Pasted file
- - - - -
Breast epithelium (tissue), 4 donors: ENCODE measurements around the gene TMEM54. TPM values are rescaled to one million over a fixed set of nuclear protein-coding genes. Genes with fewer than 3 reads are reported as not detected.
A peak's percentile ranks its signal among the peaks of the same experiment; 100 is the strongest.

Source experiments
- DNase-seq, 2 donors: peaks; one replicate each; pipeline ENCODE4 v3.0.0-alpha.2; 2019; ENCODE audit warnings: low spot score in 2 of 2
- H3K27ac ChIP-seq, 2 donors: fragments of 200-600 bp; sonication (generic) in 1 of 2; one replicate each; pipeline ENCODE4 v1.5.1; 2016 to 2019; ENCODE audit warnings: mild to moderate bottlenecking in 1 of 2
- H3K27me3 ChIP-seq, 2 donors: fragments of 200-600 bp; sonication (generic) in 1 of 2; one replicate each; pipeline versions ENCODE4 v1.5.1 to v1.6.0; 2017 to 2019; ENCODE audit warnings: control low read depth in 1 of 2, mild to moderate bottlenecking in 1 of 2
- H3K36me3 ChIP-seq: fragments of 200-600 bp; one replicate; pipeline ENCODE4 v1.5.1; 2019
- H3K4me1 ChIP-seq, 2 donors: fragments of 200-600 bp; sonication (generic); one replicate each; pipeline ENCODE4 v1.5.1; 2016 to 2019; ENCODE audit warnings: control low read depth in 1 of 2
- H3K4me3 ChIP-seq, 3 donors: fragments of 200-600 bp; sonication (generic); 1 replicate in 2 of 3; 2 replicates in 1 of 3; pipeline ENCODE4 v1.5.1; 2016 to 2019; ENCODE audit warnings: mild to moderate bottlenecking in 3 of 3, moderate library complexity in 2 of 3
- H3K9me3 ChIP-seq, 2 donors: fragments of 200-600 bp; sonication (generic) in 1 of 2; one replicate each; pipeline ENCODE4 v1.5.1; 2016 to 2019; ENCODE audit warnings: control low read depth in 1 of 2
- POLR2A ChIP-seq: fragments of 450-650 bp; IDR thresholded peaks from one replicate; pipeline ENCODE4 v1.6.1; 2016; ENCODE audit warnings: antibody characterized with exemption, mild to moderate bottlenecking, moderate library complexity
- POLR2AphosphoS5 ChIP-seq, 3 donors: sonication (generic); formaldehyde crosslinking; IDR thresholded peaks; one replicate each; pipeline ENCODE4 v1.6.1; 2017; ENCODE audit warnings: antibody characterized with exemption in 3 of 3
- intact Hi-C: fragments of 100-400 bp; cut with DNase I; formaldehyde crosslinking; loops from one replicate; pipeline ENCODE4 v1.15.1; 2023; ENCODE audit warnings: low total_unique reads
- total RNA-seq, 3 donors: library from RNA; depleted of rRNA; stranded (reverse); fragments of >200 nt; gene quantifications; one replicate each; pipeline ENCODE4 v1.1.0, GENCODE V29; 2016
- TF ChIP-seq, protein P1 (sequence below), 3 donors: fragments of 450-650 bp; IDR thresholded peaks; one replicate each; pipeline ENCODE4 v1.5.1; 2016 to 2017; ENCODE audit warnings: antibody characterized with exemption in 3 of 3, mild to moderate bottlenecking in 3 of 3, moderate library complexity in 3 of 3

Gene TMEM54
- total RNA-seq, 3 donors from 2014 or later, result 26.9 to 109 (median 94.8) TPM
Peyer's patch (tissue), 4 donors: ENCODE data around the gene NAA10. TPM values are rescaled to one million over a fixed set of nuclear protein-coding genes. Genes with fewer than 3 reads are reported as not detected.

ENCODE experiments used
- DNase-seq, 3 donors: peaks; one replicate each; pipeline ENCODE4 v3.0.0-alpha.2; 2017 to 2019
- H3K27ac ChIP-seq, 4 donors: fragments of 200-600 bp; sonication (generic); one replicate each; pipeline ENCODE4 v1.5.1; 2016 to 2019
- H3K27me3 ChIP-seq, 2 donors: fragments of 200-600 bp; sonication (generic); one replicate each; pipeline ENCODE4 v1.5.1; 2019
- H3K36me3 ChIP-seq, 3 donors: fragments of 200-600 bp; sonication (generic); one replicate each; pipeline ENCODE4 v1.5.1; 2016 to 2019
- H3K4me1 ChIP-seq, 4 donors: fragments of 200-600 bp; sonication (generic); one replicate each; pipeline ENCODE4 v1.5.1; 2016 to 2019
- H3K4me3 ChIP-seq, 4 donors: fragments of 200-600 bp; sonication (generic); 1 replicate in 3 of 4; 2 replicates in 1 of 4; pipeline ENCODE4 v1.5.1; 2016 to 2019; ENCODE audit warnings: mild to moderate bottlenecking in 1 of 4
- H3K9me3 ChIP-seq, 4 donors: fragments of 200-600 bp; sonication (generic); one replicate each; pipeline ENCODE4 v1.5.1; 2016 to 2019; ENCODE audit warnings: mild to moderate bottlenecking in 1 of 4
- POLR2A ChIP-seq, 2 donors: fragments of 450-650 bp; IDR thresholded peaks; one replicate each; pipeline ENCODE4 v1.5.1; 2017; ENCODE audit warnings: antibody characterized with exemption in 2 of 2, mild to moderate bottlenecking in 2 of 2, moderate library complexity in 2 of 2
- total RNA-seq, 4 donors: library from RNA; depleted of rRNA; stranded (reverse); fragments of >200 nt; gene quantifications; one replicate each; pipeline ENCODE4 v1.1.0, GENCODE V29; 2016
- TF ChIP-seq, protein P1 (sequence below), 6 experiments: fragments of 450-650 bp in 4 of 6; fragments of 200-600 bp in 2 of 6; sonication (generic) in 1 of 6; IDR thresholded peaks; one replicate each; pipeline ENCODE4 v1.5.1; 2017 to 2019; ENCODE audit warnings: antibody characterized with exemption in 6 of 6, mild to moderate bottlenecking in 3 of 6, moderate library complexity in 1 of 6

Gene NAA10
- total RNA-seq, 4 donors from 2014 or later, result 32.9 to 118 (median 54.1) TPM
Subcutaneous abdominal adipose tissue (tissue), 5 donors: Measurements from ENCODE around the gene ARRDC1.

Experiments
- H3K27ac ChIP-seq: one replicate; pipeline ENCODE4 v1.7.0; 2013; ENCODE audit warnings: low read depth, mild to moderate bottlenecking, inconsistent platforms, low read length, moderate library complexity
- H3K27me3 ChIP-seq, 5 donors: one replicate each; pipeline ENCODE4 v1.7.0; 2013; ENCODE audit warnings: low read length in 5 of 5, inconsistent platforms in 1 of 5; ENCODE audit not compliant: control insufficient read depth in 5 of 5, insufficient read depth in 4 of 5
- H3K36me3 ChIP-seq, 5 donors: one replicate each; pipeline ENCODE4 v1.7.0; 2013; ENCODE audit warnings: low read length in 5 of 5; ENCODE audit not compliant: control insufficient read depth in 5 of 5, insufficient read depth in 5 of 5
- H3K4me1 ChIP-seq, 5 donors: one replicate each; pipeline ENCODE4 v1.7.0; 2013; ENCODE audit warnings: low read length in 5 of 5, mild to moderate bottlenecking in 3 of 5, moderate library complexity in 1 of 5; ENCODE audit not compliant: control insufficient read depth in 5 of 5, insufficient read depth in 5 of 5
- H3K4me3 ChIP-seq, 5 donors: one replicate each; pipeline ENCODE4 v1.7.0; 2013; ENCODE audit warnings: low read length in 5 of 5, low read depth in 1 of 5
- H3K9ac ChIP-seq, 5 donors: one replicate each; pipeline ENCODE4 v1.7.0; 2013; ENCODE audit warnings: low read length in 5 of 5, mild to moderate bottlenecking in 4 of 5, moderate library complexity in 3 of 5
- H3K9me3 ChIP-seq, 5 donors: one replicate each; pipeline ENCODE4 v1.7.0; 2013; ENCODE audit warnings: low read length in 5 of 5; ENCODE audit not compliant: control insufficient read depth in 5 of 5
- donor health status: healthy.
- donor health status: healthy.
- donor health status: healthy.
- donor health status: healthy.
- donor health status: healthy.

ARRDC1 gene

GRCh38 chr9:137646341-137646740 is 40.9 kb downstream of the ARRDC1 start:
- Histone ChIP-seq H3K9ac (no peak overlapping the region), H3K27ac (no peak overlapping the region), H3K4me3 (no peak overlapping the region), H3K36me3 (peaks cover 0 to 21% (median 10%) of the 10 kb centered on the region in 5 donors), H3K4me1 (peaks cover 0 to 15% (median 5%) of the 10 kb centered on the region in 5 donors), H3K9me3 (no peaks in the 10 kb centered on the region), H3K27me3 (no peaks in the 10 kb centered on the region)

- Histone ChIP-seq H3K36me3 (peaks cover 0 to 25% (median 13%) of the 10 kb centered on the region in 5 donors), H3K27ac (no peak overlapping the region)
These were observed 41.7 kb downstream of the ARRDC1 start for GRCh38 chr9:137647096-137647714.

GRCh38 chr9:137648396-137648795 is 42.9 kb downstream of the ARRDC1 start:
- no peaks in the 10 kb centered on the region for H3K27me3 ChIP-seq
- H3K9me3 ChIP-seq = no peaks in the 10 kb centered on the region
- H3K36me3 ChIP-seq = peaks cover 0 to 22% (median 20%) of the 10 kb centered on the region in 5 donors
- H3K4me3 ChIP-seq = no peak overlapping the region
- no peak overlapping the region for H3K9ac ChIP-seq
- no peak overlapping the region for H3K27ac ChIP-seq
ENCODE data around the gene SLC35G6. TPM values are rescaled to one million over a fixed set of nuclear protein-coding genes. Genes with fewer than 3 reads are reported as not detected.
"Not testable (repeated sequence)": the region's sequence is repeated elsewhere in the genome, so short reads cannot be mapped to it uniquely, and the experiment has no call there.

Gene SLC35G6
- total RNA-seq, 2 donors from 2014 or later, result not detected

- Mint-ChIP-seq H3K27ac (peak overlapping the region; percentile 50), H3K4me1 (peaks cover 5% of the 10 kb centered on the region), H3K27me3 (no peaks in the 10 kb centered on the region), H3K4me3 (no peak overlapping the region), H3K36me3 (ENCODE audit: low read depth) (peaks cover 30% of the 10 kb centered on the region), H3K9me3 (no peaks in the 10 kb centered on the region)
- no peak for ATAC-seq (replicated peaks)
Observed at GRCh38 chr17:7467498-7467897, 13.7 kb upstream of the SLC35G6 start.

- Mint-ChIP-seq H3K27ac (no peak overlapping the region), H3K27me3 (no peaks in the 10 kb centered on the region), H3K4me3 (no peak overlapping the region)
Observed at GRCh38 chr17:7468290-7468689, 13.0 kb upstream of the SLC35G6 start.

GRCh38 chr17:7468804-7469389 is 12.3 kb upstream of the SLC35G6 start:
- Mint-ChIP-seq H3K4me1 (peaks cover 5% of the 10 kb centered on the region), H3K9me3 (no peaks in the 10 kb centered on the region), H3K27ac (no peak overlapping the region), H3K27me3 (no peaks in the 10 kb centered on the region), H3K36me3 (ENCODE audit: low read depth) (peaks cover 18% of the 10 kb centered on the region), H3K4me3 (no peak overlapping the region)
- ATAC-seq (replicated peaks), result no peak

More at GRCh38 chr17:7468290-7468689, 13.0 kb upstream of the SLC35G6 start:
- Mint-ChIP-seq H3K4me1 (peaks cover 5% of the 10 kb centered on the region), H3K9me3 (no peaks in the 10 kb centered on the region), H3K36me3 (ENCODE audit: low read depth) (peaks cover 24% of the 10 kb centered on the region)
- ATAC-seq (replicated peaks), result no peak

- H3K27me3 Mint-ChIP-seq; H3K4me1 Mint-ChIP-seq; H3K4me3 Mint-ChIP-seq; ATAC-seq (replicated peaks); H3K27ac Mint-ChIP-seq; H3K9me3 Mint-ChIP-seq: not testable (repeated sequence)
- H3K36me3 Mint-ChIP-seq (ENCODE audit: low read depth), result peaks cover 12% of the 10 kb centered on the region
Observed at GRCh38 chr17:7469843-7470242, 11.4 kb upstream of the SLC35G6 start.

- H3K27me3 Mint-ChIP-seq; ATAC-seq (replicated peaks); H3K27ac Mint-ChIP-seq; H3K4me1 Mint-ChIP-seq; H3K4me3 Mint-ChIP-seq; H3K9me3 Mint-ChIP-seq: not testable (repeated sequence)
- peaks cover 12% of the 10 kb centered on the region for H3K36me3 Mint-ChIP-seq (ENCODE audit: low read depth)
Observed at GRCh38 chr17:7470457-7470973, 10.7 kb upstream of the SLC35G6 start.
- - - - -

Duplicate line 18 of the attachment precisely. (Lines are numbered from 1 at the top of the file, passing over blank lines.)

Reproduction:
Peyer's patch (tissue), 4 donors: ENCODE data around the gene NAA10. TPM values are rescaled to one million over a fixed set of nuclear protein-coding genes. Genes with fewer than 3 reads are reported as not detected.